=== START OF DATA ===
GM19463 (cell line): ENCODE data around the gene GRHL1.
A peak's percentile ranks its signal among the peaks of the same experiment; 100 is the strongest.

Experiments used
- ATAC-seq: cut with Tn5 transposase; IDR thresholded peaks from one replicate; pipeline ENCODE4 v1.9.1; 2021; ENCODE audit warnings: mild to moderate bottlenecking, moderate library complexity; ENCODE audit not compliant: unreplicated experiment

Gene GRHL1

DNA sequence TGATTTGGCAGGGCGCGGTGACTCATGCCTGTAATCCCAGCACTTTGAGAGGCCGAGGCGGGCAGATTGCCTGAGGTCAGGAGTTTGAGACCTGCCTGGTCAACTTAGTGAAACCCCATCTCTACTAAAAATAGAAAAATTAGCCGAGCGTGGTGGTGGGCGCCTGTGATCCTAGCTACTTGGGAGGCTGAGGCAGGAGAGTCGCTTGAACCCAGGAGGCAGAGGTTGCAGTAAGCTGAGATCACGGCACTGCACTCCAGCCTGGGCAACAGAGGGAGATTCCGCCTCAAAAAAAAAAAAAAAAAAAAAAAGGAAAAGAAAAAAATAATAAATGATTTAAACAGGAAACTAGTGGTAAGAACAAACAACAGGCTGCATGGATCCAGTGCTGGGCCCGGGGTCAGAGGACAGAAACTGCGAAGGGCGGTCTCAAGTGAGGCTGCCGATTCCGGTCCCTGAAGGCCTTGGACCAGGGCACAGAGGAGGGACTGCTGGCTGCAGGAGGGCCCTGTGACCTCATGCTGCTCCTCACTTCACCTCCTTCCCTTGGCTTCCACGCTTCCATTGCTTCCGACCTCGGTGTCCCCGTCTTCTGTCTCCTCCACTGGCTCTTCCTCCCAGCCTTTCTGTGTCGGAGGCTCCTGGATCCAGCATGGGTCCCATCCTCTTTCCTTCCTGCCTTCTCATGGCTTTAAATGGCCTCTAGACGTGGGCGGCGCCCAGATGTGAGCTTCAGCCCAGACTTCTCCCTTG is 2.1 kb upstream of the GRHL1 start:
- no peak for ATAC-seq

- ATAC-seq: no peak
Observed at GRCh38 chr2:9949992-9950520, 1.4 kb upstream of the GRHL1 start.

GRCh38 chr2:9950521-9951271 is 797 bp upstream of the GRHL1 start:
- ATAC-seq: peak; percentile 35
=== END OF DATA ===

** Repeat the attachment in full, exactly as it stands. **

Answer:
GM19463 (cell line): ENCODE data around the gene GRHL1.
A peak's percentile ranks its signal among the peaks of the same experiment; 100 is the strongest.

Experiments used
- ATAC-seq: cut with Tn5 transposase; IDR thresholded peaks from one replicate; pipeline ENCODE4 v1.9.1; 2021; ENCODE audit warnings: mild to moderate bottlenecking, moderate library complexity; ENCODE audit not compliant: unreplicated experiment

Gene GRHL1

DNA sequence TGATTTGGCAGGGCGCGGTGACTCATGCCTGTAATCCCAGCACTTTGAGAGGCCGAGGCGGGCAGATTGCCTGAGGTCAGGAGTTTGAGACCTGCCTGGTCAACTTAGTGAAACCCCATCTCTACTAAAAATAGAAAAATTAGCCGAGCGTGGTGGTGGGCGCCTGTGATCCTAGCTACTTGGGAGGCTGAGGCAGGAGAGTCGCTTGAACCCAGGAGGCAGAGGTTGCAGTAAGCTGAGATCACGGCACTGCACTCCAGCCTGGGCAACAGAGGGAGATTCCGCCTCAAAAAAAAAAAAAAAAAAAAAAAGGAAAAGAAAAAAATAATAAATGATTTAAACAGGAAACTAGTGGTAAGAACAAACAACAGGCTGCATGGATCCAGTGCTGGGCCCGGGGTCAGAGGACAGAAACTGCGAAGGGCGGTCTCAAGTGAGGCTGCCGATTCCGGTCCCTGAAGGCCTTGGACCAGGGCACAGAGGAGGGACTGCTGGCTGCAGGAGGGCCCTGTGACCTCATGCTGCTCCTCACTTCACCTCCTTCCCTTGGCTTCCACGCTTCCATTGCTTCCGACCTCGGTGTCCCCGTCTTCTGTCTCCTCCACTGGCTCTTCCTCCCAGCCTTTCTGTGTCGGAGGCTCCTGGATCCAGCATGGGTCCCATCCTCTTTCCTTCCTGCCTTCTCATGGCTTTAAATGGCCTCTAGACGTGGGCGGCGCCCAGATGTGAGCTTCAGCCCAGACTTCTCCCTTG is 2.1 kb upstream of the GRHL1 start:
- no peak for ATAC-seq

- ATAC-seq: no peak
Observed at GRCh38 chr2:9949992-9950520, 1.4 kb upstream of the GRHL1 start.

GRCh38 chr2:9950521-9951271 is 797 bp upstream of the GRHL1 start:
- ATAC-seq: peak; percentile 35